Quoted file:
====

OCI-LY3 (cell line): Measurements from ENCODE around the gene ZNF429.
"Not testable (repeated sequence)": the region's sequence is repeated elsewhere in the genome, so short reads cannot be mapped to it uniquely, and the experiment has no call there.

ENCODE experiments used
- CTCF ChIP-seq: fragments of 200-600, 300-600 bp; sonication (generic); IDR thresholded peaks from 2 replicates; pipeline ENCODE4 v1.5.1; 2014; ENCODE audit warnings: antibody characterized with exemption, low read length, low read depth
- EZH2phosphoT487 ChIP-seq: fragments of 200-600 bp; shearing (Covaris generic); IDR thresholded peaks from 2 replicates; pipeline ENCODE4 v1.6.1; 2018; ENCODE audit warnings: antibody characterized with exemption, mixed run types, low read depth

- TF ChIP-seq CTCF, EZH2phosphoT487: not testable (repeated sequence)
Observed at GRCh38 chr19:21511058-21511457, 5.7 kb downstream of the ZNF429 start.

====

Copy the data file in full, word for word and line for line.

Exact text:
OCI-LY3 (cell line): Measurements from ENCODE around the gene ZNF429.
"Not testable (repeated sequence)": the region's sequence is repeated elsewhere in the genome, so short reads cannot be mapped to it uniquely, and the experiment has no call there.

ENCODE experiments used
- CTCF ChIP-seq: fragments of 200-600, 300-600 bp; sonication (generic); IDR thresholded peaks from 2 replicates; pipeline ENCODE4 v1.5.1; 2014; ENCODE audit warnings: antibody characterized with exemption, low read length, low read depth
- EZH2phosphoT487 ChIP-seq: fragments of 200-600 bp; shearing (Covaris generic); IDR thresholded peaks from 2 replicates; pipeline ENCODE4 v1.6.1; 2018; ENCODE audit warnings: antibody characterized with exemption, mixed run types, low read depth

- TF ChIP-seq CTCF, EZH2phosphoT487: not testable (repeated sequence)
Observed at GRCh38 chr19:21511058-21511457, 5.7 kb downstream of the ZNF429 start.